Luxury cult brand 19-69 creates fragrances inspired by iconic moments throughout history. Founder Johan Bergelin is continually on the search for art, music, trends and cultures to leave their mark on the scents he produces, for which he places great importance on quality and craftsmanship.
Interview: Nina Prehofer
Johan, which fragrance are you currently using?
J.B.: At the moment, I’m wearing a new fragrance called Higher Peace Eau de Parfum. It will be released shortly and has been developed in collaboration with Camp High. I also like wearing Rainbow Bar by 19-69, as it reminds me of fun times in Santa Monica.
“The scent Higher Peace is influenced by the Merry Pranksters and the retired schoolbus Furthur, which enlightened America during the 60s. It’s about never stop learning. Letting your guard down, trying to understand each other and, with that, traveling through unknown waters. It is also a statement of peace, inspired by the values of bagism, a term created by Lennon and Ono in 1969. The intent of bagism is avoiding prejudice and stereotyping by not judging others on the basis on skin color, gender, sexuality, age or other.”
The scent is hempy, bladed and Play-Doh-y. Fragrance notes include Bergamot, Fresh Hay and Tobacco.
Rainbow Bar is evocative of the 1980s glamrock era in LA and the music scene and lifestyle of the US West Coast during the 1960s and 1970s. Elements like the sun, the blue skies and warm glow that embrace LA.
Rainbow Bar fragrance notes include Bergamot, Bourbon and Vetyver. All 19-69 fragrances are suitable for any gender.
The 19-69 fragrances are references to iconic moments throughout history. What is your personal iconic moment?
J.B.: On a personal level, it was when I met the woman that would later become my wife. Another moment would be when my wife and I wanted to tear down our beach hut because it was in such bad condition. It’s where our daughter was christened, a place where we gathered with our friends. We really loved it and wanted to makea final statement. Where we live is very conservative and we both thought that the local authorities were far too narrowminded in certain respects. We decided to make a huge declaration of peace by painting the beach hut in the coloursof the rainbow. I took our daughter’s hula hoop and made an enormous white peace symbol on the front, with “A human family” written underneath. The message was clear and became a virtual success, and it soon became clear that it showed how other people around us were also feeling. What we didn’t know then is that it would become a kind of mood board for 19-69.
What does a fragrance allow us to express?
J.B.: Many things. Not just who we are, but also what we dream of. It’s a feature that’s very tolerant in the sense that you can use it regardless of your gender, body size or heritage.
Why do the perfume industry, and maybe even our noses, attribute certain fragrances to women and others to men?
J.B.: I don’t think that’s something we should be doing! We don’t do it at 19-69 either. All of our fragrances are for everyone.
When you love a fragrance and it works with your skin, that’s the only thing that should matter.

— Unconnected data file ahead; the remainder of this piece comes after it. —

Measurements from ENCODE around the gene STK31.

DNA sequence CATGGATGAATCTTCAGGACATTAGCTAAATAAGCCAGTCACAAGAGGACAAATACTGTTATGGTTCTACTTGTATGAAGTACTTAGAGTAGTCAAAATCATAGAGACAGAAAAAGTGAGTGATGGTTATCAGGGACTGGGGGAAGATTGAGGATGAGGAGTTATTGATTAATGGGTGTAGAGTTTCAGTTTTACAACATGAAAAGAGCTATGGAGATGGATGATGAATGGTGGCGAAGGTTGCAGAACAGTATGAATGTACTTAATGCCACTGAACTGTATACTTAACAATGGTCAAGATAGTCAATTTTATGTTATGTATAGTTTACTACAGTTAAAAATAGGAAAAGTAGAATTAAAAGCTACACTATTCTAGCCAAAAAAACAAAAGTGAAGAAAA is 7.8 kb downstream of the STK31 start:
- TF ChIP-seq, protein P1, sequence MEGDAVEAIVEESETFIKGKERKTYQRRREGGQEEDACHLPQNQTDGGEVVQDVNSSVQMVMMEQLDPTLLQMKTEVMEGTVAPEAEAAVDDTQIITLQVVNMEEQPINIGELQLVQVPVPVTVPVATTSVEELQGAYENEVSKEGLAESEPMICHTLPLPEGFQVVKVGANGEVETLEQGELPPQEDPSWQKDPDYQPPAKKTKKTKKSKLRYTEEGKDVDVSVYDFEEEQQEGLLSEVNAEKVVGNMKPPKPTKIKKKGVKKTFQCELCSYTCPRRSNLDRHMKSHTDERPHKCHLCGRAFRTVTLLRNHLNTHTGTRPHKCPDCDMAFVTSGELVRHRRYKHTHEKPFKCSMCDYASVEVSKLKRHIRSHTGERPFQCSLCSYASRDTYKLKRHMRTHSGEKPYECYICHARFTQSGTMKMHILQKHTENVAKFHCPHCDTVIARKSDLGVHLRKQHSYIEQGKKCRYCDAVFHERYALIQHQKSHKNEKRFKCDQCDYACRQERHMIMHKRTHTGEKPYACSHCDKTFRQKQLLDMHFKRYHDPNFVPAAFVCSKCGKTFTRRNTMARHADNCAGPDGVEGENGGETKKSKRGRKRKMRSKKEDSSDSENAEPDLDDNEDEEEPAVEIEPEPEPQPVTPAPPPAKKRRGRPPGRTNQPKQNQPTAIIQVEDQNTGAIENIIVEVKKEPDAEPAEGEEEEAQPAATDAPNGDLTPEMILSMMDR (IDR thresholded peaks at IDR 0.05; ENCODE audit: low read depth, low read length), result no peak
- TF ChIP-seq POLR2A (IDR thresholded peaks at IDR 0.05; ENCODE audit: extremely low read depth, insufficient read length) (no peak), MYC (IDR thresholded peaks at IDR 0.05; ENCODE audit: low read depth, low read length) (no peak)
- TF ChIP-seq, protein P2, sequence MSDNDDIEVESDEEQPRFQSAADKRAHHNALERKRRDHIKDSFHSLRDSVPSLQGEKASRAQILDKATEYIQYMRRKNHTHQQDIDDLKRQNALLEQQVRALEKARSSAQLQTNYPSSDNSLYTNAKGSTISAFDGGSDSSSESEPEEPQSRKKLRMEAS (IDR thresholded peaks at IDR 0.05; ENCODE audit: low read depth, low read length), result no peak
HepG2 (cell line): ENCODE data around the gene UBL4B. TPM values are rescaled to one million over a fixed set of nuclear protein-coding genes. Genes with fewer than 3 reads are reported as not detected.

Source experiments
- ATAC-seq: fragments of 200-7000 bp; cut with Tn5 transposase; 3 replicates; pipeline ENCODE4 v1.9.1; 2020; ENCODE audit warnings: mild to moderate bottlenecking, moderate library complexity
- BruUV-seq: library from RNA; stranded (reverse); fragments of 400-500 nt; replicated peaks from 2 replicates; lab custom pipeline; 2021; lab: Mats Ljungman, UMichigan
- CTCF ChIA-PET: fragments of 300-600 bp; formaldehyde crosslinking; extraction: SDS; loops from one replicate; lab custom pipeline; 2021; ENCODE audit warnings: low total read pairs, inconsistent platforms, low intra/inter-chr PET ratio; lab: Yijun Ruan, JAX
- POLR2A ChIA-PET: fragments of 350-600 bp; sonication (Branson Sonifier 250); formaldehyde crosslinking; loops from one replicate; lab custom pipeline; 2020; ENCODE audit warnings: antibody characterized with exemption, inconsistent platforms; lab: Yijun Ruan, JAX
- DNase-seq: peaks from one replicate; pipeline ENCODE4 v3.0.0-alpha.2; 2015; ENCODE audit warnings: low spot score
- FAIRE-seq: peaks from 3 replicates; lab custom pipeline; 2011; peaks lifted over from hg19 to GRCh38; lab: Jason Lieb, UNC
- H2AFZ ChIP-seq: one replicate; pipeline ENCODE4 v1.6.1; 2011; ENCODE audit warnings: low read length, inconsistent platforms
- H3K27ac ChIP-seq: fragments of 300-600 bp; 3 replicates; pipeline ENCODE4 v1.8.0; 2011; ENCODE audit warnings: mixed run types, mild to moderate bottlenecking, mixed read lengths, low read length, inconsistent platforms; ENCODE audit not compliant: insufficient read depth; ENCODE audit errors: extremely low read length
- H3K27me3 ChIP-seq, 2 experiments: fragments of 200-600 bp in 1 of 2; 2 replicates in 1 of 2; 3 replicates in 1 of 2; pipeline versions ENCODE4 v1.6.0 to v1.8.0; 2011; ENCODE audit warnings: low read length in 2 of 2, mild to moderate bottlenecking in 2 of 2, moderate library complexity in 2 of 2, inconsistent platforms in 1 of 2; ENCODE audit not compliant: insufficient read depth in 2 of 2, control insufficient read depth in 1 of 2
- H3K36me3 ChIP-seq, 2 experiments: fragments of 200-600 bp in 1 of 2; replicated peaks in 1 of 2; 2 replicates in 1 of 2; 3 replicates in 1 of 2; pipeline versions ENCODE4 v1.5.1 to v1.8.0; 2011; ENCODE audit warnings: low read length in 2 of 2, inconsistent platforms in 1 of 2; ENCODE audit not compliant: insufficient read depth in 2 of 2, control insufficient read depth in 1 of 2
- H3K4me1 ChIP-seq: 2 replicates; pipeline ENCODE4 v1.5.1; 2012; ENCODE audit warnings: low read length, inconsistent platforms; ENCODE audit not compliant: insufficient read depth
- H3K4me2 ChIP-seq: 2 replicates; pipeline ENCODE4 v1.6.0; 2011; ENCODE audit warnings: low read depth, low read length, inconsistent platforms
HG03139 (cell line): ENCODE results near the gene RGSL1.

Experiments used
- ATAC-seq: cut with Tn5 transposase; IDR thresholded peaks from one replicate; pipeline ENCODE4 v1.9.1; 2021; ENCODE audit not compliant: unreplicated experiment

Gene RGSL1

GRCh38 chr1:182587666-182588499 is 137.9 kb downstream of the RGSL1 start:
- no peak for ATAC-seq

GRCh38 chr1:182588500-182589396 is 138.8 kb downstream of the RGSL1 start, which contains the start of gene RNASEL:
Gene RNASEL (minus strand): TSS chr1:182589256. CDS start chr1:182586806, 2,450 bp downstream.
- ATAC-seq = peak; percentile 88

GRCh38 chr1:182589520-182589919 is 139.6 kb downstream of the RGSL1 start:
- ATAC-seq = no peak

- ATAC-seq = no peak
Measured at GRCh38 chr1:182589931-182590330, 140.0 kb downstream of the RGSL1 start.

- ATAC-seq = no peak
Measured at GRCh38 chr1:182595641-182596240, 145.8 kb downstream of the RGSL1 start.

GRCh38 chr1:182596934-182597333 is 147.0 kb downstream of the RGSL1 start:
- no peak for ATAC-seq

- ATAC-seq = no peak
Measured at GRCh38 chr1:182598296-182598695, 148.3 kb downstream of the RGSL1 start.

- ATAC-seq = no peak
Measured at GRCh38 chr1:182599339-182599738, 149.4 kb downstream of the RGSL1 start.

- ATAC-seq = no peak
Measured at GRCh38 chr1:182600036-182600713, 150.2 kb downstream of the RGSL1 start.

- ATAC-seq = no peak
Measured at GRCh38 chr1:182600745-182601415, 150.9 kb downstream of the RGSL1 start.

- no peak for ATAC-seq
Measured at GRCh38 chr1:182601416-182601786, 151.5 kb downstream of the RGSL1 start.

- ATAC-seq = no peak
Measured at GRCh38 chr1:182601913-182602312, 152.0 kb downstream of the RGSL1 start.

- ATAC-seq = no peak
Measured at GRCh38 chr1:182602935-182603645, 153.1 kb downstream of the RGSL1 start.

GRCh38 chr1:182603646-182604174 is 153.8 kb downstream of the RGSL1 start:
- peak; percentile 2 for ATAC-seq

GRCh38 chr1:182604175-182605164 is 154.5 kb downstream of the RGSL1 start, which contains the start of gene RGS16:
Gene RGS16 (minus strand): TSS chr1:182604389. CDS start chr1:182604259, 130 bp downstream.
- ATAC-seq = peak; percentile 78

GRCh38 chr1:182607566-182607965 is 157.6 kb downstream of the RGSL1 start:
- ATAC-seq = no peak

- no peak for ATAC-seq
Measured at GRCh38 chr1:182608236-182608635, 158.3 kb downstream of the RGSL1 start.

Making genderless fragrances wasn’t an active decision for us – we just did it because it’s part of the values and integrity of our brand.
Is that also what you mean by “exploring beauty across the borders”?
J.B.: Yes, that’s right. Because of this, none of our fragrances can be classed as either masculine or feminine, so you are free to choose and enjoy. I think the world would be a more tolerant and open place if people chose to learn more about other cultures. The Kasbah Eau de Parfum, for example, is influenced by North Africa and Morocco.
The heavenly scent of the markets and the friendliness of the man who sells freshly squeezed orange juice so he can look after his family. The secret of the souks and the beauty of the local mosques. My hope is that everyone discovers the beauty of other cultures, because they have so much to teach us.
To what extent is the pandemic limiting us in this respect?
J.B.: Of course, we haven’t really been able to travel for a while now and we are still restricted by it. But we’re still trying to see the positives that have come with the pandemic, because we already know the negatives. Previously I travelled a lot for work, but now I’m able to spend more time with my family, take my daughter to school and put her to bed every night. Many companies have re-evaluated the idea of travel and reduced their number of flights, instead choosing to conduct many meetings virtually, which will have a positive impact on the environment.
Because people aren’t in a position to travel at the moment, they can instead travel through fragrances and be transported to another place.
A naked woman carrying a cross, walked through the Copenhagen stock exhange in 1969. The performance act went under the name “female christ“. The perfume female christ ensures that the memory will live on forever.
Female Christ by 19-69 is earthy and woody with integrity. Fragrance notes include Patchouli, Rhubarb and Cashmere Wood. All 19-69 fragrances are suitable for any gender
In the spring, we’ll be launching a line in collaboration with Palm Angels. The inspiration for one of the perfumes was a statement from Francesco Ragazzi, “A letter from me to you”, about collective uplifting. I wanted to create an extension of that, a fragrance that conveys positivity and lightness. To be able to overcome challenges in life, it’s so important to focus on the fact that the glass is half full, not half empty.
is a Swedish artist, product developer and the founder of 19-69. The company’s first fragrances were launched in 2017 at the famous Colette concept store in Paris. All products are made by hand. 19-69 also makes scented candles.